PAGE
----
Zulawski’s final film–a begrudgingly apt swan song–follows a freshly-failed law student’s descent into a bed and breakfast’s vortex of pulsating ids. Based on Witold Gombrowicz’s surreal novel of the same name, the story leaps from free-associative monologues (sometimes in the voice of Donald Duck) declaring Sartre a “mistaken crosseye” to an indulgent obsession with a dead sparrow in the woods, as our Byronic protagonist broods around the property, falls in love, and lusts to touch a hairlip. Dense and deliberate, eerie tableau vivants see Zulawski’s characters writhing on the floor in intense episodes of pain/ecstasy, building a mystery–but one that the audience nonetheless may not, and need not, fully parse.

Dir. Andrzej Zulawski, 2015, DCP, 103 min.

Watch the trailer!

DON'T KNOCK THE ROCK: Syl Johnson: Any Way the Wind Blows

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9/1 - 7:30PM
$12/free for members

Fans of 1960s R&B music know Syl Johnson as an influential African-American artist who cut under-appreciated classics like “Come On Sock It To Me” and “Is It Because I’m Black.” Despite enormous talent and a dynamic stage presence, mainstream success never happened for Syl. He drifted into obscurity while his smooth, sexy-voiced rival Al Green (“Let’s Stay Together”) zoomed to stardom. Syl eventually quit music and opened a chain of fast-food fish restaurants after disco crushed the memory of soul. Story over, right? Not so fast. Payback’s a bitch, and Syl—a righteously aggrieved curmudgeon—took his revenge in a most satisfying way. The opening seconds of his 1967 song “Different Strokes”—primal grunts over a stark drumbeat with Minnie Riperton’s laughter swirling overhead—became one of the most sampled breakbeats in hip-hop, and Syl turned into a litigation machine. And he was a natural! Syl got so much money from RZA and the Wu-Tang Clan that he now calls his home “The House That Wu Built.” While he chased down more people to sue, a new generation of fans discovered his classic records through the reissue record label Numero Group, and Syl’s on-stage career was reborn. With a funky, energetic soundtrack, an original score by Yo La Tengo, and interviews with hip-hop icons RZA, Prince Paul, Jazzy Jay, and Peanut Butter Wolf, this documentary is a buoyant and satisfying celebration of an unsung legend who stuck around around long enough to finally enjoy his redemption.

Dir. Robert Hatch-Miller, 2015, DCP, 85 min.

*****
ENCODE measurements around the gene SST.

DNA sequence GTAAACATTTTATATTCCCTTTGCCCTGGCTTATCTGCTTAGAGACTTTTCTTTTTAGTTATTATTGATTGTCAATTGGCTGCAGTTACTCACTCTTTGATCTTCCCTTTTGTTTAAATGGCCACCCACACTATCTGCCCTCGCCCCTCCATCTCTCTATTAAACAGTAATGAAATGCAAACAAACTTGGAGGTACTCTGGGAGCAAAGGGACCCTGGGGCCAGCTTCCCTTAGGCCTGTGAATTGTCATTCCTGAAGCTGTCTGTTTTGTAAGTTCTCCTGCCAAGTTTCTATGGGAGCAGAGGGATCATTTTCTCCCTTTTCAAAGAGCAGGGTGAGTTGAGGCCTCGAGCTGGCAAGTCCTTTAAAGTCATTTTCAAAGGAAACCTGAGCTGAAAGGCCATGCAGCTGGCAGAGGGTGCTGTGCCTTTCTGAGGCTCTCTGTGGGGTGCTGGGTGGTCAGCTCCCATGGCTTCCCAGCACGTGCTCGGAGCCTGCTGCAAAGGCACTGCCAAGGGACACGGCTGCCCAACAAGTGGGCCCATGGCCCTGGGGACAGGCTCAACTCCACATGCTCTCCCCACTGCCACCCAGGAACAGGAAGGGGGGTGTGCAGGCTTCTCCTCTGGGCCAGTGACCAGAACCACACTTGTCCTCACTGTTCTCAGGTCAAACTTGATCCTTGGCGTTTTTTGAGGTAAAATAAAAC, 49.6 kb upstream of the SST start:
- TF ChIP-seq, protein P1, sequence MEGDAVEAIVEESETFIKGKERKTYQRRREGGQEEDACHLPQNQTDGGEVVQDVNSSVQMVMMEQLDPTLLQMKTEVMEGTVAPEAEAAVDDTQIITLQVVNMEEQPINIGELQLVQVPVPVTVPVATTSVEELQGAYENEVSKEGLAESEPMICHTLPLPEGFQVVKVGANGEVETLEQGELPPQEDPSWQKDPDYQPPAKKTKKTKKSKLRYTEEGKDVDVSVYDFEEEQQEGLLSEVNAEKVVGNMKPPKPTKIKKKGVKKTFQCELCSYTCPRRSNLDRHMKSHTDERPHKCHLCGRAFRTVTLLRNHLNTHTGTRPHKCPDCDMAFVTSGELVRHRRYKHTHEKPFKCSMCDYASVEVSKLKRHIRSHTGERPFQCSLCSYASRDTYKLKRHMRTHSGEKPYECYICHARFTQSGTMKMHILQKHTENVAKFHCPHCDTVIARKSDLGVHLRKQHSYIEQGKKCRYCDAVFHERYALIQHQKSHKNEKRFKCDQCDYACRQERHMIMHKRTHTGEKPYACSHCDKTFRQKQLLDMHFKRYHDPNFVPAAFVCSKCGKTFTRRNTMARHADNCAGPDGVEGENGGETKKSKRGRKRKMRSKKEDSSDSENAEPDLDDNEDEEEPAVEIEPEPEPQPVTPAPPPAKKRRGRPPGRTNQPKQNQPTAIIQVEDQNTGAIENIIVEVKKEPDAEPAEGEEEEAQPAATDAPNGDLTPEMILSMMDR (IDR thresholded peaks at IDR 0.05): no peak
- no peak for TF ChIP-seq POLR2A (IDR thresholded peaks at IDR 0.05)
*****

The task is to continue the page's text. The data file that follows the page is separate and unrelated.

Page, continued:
Watch the trailer! YouTube Preview Image

High School (35mm Restoration!)

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9/2 - 7:30PM
$12/free for members

35mm Restoration courtesy of the Library of Congress

The eternally youthful vibes of Otis Redding’s “(Sittin’ On) The Dock of the Bay” guide us through establishing shots of suburban Philadelphia and onto the campus of Northeast High School, the setting for Wiseman’s sophomore filmmaking effort. From the hip-as-heck teacher who asks her students to tune into the poetry of Simon and Garfunkel’s “The Dangling Conversation” to the brutal body politics of a homegrown fashion show, High School captures a day-in-the-life of the students and faculty at an upper-middle-class establishment, wandering from homeroom to the gymnasium to capture—with always-impeccable framing—the microdramas inherent in this most American of institutions.

Dir. Frederick Wiseman, 1968, 35mm, 75 min.

High School (35mm Restoration!)

highschool2_480_309
9/3 - 3PM
$12/free for members

35mm Restoration courtesy of the Library of Congress

The eternally youthful vibes of Otis Redding’s “(Sittin’ On) The Dock of the Bay” guide us through establishing shots of suburban Philadelphia and onto the campus of Northeast High School, the setting for Wiseman’s sophomore filmmaking effort. From the hip-as-heck teacher who asks her students to tune into the poetry of Simon and Garfunkel’s “The Dangling Conversation” to the brutal body politics of a homegrown fashion show, High School captures a day-in-the-life of the students and faculty at an upper-middle-class establishment, wandering from homeroom to the gymnasium to capture—with always-impeccable framing—the microdramas inherent in this most American of institutions.

Dir. Frederick Wiseman, 1968, 35mm, 75 min.

High School (35mm Restoration!)

highschool3_480_309
9/4 - 5PM